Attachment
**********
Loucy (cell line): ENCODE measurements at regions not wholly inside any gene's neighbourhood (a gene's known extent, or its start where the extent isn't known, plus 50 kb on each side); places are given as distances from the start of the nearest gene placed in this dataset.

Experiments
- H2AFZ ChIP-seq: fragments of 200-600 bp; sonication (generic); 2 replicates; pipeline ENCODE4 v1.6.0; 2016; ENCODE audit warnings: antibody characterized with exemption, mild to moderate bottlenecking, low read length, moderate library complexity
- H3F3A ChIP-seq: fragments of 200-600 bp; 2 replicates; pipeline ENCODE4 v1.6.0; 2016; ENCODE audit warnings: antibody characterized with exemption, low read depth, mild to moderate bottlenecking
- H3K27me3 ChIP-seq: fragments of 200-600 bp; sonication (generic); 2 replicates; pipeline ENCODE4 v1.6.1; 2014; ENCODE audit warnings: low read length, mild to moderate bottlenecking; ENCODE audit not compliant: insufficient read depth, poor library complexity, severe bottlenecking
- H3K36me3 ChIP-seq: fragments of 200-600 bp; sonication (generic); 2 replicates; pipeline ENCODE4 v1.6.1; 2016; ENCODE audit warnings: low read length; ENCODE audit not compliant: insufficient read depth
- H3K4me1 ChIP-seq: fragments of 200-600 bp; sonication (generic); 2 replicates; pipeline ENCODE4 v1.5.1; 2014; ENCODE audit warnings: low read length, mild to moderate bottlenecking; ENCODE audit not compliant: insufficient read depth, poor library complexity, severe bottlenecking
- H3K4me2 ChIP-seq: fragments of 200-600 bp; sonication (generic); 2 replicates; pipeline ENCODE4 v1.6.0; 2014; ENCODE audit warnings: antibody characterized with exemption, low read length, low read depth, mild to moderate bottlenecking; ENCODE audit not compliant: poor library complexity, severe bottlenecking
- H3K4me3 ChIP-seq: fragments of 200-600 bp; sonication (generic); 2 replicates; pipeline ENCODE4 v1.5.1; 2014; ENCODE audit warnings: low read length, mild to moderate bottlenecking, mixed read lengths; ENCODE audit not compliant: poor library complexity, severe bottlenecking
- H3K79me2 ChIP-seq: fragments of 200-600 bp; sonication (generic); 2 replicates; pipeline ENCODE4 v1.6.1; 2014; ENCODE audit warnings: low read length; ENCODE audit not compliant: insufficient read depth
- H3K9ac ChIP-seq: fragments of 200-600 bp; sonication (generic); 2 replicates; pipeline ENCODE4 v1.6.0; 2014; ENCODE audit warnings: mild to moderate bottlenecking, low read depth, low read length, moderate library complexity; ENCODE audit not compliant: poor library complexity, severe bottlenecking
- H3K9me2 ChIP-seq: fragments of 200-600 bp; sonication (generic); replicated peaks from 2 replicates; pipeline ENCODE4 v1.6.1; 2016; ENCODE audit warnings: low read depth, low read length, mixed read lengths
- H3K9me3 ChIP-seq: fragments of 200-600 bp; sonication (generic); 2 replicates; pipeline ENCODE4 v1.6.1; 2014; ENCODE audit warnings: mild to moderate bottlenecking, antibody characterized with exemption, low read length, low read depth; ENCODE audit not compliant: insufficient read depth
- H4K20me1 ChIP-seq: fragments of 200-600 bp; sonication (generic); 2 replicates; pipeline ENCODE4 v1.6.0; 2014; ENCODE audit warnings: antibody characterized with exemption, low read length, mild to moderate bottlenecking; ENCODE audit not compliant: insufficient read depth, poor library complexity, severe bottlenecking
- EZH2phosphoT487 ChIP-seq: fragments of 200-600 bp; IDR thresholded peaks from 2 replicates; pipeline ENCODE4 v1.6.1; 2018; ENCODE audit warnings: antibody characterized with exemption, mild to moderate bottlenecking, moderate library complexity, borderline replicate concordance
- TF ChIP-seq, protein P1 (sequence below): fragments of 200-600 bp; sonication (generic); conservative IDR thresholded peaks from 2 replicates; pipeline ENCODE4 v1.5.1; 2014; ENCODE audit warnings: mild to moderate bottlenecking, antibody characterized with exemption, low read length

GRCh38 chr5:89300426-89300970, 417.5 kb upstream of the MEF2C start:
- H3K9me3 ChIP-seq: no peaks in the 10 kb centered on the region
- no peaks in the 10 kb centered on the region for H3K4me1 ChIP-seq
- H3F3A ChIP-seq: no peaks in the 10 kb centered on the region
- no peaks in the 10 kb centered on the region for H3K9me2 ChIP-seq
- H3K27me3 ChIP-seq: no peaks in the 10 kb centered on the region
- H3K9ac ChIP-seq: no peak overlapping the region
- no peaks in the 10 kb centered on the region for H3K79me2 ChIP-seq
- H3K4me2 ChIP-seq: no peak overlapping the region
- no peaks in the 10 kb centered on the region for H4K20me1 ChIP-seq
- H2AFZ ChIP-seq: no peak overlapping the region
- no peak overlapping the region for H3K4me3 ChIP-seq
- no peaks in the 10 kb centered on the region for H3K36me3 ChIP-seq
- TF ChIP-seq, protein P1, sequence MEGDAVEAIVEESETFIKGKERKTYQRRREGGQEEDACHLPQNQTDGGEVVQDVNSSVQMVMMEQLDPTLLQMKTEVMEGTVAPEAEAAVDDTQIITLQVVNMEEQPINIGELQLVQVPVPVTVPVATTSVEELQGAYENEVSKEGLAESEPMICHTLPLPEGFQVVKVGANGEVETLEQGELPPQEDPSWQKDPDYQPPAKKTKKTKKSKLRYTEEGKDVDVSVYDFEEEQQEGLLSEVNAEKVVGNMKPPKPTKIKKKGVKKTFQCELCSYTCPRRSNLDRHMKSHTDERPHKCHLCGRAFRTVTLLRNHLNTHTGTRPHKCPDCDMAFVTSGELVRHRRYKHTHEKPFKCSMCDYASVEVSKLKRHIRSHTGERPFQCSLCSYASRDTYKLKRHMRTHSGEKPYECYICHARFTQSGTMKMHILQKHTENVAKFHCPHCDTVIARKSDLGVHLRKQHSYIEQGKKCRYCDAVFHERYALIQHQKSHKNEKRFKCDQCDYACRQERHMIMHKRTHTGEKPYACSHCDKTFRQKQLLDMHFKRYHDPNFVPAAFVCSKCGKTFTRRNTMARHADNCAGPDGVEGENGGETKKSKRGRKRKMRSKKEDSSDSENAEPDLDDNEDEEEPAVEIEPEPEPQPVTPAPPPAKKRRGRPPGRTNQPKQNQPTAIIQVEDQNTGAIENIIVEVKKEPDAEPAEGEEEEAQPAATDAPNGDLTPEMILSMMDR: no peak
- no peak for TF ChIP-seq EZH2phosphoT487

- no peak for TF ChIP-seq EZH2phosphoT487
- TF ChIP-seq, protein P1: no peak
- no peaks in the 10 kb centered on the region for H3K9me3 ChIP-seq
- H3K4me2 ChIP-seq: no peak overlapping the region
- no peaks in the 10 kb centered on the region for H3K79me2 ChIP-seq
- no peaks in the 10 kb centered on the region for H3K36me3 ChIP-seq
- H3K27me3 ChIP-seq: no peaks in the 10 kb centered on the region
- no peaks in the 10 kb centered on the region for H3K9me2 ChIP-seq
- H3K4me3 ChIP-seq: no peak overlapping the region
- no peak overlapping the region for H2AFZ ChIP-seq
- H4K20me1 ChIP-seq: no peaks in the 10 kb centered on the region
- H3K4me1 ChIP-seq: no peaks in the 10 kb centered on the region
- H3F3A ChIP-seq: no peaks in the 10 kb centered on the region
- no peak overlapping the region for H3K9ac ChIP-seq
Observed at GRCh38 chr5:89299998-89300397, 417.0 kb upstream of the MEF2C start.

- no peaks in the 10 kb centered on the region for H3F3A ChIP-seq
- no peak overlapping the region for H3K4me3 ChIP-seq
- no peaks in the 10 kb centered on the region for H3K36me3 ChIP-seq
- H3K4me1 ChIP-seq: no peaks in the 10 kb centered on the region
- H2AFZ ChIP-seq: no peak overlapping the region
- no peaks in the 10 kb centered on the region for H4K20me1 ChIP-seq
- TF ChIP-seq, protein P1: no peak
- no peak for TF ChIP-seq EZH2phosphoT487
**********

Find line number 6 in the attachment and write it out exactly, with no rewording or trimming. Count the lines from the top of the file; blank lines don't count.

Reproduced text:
- H3K36me3 ChIP-seq: fragments of 200-600 bp; sonication (generic); 2 replicates; pipeline ENCODE4 v1.6.1; 2016; ENCODE audit warnings: low read length; ENCODE audit not compliant: insufficient read depth